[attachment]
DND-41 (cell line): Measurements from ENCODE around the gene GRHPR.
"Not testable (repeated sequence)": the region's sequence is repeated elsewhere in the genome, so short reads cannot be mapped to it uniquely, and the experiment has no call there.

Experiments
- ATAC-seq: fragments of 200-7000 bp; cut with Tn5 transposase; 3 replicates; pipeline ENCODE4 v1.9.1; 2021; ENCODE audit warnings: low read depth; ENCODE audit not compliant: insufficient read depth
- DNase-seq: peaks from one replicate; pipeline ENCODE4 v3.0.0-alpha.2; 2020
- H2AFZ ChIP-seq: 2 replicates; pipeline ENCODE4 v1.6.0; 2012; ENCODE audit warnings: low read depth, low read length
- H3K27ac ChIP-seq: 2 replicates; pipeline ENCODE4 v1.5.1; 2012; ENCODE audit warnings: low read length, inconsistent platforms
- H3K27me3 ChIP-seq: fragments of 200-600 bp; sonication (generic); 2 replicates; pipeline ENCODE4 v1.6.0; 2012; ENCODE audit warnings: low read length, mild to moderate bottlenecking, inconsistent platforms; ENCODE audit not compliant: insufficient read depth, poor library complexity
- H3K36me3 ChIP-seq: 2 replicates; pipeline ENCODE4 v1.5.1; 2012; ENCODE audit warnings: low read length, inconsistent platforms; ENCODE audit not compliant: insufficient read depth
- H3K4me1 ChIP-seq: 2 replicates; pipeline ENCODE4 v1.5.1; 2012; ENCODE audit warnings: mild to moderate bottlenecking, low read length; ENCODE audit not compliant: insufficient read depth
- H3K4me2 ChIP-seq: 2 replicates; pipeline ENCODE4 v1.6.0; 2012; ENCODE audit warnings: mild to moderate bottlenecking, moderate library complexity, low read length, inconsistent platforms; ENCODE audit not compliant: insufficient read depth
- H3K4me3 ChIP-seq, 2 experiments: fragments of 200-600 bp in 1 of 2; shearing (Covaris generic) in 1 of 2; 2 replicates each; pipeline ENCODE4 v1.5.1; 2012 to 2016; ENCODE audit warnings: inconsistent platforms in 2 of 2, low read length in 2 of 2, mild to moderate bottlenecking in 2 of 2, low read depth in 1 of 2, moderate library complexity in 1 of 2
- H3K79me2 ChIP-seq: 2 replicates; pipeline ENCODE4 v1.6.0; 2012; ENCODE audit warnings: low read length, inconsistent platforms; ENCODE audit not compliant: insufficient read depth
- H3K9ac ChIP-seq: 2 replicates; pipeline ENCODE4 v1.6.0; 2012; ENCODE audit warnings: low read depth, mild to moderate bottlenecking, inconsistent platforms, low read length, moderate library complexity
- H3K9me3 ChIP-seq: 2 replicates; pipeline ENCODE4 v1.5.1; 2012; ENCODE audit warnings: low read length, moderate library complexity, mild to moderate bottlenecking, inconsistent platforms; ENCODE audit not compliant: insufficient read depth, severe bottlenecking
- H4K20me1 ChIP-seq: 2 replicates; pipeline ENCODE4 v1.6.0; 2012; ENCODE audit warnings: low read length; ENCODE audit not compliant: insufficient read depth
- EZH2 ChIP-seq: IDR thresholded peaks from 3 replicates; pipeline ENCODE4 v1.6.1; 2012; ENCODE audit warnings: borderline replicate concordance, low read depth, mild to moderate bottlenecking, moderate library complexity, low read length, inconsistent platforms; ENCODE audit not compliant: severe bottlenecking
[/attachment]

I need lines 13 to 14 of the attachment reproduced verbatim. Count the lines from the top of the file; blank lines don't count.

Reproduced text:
- H3K79me2 ChIP-seq: 2 replicates; pipeline ENCODE4 v1.6.0; 2012; ENCODE audit warnings: low read length, inconsistent platforms; ENCODE audit not compliant: insufficient read depth
- H3K9ac ChIP-seq: 2 replicates; pipeline ENCODE4 v1.6.0; 2012; ENCODE audit warnings: low read depth, mild to moderate bottlenecking, inconsistent platforms, low read length, moderate library complexity